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that they had found something unusual: a bunch of ancient Roman coins, from the time of the Caesars.The coins were discovered at the site of a castle in Okinawa, hundreds of miles southwest of the Japanese mainland (and about 6,000 miles from Rome), according to the .However, an X-ray analysis of the dime-sized coins showed some were embossed with Roman letters and possibly the image of Emperor Constantine I and a soldier holding a spear.Several others dated from a later period — the 17th century Ottoman empire.Starting in 1936 the Eagle reverse was replaced with an eagle holding a wreathed swastika, similar to the 2 Reichsmark.The Eagle and Swastika 5 Reichsmark was struck from 1936 to 1939.On one side, they bear the likeness of Roman emperor Constantine the Great, who died in 372; on the other, a spear-bearing soldier.
X-ray analysis shows that some of the Roman the coins, dating from 300 to 400 AD, appear to be stamped with an image of Constantine the Great and a soldier holding a spear. The coins are on display in Okinawa at Uruma City Yonagusuku Historical Museum until 25 November.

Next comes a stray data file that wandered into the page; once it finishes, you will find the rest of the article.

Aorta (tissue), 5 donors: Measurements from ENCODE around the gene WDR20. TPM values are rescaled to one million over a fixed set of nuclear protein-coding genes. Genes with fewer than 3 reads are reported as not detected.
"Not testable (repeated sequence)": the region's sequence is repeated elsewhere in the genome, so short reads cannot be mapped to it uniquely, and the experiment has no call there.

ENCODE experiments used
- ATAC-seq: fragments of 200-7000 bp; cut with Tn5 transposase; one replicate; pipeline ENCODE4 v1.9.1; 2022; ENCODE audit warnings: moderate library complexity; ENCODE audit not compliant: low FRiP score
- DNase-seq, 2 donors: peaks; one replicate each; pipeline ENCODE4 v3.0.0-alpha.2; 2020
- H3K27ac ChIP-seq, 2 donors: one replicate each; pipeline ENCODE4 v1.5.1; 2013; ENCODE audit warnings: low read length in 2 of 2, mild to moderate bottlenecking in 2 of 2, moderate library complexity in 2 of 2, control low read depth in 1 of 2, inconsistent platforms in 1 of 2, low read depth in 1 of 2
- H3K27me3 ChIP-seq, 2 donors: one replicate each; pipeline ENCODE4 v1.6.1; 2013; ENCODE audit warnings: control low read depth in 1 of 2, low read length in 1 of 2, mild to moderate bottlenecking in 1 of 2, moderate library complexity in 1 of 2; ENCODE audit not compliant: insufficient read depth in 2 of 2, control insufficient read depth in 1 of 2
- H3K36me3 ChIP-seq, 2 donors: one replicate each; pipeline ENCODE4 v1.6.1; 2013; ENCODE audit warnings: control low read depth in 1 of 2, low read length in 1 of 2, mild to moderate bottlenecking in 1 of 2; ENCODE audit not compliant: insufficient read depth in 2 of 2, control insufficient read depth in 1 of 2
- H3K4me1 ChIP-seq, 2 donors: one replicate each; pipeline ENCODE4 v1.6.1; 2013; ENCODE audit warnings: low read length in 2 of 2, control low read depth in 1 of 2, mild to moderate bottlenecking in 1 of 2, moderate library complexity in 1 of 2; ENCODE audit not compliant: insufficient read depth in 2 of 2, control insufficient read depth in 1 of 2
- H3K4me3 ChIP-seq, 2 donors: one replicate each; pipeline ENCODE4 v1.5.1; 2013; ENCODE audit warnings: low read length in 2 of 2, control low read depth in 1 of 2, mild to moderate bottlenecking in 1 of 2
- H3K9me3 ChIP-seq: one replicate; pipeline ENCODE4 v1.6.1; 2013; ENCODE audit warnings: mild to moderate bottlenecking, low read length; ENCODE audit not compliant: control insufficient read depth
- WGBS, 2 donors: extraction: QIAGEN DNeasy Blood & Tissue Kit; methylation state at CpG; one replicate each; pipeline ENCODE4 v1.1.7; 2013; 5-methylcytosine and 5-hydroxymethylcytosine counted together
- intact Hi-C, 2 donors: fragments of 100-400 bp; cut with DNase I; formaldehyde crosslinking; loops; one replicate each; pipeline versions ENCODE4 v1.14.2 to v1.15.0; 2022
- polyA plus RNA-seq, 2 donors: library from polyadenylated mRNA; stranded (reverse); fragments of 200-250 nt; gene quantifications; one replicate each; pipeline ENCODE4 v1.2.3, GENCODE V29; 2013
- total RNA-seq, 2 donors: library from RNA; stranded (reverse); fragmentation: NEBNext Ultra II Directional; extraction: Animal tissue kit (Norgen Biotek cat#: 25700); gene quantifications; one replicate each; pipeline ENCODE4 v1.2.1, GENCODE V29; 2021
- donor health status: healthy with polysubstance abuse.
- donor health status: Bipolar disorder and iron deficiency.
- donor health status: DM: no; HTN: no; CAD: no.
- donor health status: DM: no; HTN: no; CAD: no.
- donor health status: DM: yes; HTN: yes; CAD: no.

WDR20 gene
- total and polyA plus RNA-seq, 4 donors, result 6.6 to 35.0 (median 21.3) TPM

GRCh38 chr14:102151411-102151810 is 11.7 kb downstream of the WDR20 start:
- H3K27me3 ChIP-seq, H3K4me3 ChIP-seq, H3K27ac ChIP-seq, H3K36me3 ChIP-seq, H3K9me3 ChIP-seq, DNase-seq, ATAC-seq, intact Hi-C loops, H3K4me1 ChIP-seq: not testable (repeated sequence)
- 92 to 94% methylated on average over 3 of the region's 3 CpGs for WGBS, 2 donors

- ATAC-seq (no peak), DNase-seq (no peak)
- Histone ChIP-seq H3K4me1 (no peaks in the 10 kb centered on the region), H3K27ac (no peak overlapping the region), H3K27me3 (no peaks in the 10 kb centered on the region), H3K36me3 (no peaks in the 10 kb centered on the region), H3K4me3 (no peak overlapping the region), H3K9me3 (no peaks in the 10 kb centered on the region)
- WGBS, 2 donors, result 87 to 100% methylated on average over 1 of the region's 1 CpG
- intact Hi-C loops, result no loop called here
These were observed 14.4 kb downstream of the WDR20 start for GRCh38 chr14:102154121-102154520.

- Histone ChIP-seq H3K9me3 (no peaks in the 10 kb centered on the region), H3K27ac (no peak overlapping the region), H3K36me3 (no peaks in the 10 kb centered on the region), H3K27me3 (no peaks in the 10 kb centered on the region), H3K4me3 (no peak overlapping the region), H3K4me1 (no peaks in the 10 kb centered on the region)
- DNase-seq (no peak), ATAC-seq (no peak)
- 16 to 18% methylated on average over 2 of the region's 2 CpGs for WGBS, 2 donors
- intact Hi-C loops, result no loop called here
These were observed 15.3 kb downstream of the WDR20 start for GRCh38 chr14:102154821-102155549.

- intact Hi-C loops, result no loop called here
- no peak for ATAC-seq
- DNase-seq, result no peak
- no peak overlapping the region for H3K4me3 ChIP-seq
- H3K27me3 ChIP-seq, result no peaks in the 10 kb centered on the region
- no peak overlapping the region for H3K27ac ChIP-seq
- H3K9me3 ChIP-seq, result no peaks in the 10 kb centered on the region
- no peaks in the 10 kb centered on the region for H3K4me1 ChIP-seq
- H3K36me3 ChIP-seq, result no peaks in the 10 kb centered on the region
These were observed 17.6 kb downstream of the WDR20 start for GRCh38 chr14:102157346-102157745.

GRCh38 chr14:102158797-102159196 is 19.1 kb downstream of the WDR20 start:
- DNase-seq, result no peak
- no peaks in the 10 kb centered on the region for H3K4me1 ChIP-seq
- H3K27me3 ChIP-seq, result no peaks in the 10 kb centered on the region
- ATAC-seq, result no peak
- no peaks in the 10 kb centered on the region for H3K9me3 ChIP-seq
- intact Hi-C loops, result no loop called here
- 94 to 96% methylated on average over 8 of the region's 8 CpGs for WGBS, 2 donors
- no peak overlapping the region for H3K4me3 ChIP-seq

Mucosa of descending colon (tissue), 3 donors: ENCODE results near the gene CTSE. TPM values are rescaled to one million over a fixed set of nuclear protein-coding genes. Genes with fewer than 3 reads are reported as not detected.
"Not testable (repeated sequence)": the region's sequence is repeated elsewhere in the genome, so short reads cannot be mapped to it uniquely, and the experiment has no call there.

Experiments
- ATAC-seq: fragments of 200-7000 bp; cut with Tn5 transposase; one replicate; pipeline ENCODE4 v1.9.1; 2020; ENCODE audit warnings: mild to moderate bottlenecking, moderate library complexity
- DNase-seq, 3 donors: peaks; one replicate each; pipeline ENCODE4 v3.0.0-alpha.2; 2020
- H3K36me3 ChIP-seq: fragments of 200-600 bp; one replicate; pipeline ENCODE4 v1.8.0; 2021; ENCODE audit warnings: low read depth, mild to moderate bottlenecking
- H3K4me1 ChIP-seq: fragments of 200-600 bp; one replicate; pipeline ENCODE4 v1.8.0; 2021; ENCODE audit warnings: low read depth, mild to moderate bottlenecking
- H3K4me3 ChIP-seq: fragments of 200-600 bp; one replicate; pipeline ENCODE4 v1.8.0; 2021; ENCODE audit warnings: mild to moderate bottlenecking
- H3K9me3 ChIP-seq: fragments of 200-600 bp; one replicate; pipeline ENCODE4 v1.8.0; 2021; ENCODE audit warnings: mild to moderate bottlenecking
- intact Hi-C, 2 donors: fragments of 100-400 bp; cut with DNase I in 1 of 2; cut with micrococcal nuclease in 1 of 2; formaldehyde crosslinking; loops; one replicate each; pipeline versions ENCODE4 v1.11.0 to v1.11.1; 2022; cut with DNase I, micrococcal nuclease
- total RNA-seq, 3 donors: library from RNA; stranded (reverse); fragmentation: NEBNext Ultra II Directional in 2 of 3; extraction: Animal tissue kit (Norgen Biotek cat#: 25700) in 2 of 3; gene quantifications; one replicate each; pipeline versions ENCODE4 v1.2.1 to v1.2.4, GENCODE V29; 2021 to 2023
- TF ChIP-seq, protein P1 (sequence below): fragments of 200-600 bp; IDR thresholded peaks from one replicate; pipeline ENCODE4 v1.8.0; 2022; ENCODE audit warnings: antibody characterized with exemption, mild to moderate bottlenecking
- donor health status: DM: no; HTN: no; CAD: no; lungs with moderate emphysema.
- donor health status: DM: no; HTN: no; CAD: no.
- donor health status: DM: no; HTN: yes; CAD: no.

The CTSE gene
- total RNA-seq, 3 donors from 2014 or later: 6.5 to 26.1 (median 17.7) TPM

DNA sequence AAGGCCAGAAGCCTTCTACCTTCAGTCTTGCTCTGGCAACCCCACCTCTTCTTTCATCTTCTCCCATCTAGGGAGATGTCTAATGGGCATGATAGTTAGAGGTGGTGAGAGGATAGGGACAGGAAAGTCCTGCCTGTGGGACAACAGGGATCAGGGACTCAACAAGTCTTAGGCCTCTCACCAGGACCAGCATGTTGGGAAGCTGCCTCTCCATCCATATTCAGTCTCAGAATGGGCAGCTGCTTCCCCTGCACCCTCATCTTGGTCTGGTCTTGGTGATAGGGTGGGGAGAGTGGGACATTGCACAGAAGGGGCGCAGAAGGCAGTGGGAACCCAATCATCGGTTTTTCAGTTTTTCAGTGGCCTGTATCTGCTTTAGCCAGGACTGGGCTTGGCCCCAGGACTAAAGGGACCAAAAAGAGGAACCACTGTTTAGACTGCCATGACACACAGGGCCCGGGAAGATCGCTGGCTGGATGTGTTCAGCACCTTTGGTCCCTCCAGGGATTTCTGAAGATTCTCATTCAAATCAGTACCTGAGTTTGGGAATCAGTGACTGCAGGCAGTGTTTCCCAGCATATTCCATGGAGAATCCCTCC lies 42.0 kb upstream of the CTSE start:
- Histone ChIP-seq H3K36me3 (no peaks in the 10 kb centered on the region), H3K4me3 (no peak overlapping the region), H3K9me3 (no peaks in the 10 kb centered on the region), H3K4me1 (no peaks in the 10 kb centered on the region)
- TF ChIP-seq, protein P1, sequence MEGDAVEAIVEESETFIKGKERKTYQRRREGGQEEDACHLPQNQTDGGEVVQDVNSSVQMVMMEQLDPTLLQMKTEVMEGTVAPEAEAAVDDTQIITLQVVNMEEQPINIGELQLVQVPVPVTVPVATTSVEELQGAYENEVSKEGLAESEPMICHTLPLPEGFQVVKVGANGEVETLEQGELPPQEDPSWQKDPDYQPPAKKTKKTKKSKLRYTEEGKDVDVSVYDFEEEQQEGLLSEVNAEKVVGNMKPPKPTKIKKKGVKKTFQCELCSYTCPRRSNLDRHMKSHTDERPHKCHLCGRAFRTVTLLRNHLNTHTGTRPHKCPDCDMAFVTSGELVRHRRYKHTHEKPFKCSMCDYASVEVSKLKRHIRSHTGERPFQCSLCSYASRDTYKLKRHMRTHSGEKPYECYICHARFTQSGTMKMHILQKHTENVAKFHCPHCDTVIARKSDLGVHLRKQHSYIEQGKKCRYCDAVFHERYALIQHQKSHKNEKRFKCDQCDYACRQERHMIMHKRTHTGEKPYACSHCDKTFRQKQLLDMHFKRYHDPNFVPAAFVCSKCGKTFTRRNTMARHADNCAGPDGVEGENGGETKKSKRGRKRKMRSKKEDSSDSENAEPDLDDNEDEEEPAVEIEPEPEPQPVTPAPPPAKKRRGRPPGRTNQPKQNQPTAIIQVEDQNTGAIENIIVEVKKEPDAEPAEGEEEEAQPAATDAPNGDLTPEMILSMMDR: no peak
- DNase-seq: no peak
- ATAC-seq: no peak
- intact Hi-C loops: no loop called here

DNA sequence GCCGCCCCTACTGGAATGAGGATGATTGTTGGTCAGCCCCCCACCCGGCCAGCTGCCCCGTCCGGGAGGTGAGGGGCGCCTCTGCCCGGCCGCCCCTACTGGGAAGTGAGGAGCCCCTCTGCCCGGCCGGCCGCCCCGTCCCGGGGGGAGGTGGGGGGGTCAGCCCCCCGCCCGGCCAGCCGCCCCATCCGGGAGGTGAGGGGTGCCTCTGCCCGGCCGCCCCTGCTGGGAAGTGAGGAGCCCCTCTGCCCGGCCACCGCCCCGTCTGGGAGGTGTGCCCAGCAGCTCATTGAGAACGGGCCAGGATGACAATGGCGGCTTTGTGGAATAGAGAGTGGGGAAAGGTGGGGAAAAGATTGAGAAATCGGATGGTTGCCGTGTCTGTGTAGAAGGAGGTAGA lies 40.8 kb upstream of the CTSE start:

The find suggests “a link between Okinawa and the Western world,” the local board of education said.
While most of Japan remained isolated from foreign influence until the 19th century, Okinawa—an island equidistant to China and Japan—served as an important trade route with the rest of Asia.
The coins appear to depict Constantine I, who ruled Rome from 324 to 337.
Officials think the four coins likely made their way to Japan some time in the Middle Ages, when trade between the country and the West was reaching a high point.The building stood from the 12th century to the mid-15th century, when it fell to the army of Ryukyu after the castle's lord, Amawari, plotted against the king.